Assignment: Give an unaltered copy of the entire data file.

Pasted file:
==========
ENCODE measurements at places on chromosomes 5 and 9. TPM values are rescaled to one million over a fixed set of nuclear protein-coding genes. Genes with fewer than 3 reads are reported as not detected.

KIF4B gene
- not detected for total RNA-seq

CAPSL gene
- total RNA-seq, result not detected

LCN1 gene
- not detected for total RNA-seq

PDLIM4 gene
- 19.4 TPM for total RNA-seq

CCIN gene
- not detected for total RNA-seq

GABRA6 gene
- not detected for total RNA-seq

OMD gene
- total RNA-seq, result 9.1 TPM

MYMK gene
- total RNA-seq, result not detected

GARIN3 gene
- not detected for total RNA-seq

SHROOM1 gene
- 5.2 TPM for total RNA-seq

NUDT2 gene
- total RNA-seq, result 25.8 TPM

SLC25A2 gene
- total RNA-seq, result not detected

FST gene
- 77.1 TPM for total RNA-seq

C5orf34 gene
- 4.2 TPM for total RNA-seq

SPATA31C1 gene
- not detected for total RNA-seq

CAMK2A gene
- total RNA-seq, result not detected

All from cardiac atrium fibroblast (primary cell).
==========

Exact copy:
ENCODE measurements at places on chromosomes 5 and 9. TPM values are rescaled to one million over a fixed set of nuclear protein-coding genes. Genes with fewer than 3 reads are reported as not detected.

KIF4B gene
- not detected for total RNA-seq

CAPSL gene
- total RNA-seq, result not detected

LCN1 gene
- not detected for total RNA-seq

PDLIM4 gene
- 19.4 TPM for total RNA-seq

CCIN gene
- not detected for total RNA-seq

GABRA6 gene
- not detected for total RNA-seq

OMD gene
- total RNA-seq, result 9.1 TPM

MYMK gene
- total RNA-seq, result not detected

GARIN3 gene
- not detected for total RNA-seq

SHROOM1 gene
- 5.2 TPM for total RNA-seq

NUDT2 gene
- total RNA-seq, result 25.8 TPM

SLC25A2 gene
- total RNA-seq, result not detected

FST gene
- 77.1 TPM for total RNA-seq

C5orf34 gene
- 4.2 TPM for total RNA-seq

SPATA31C1 gene
- not detected for total RNA-seq

CAMK2A gene
- total RNA-seq, result not detected

All from cardiac atrium fibroblast (primary cell).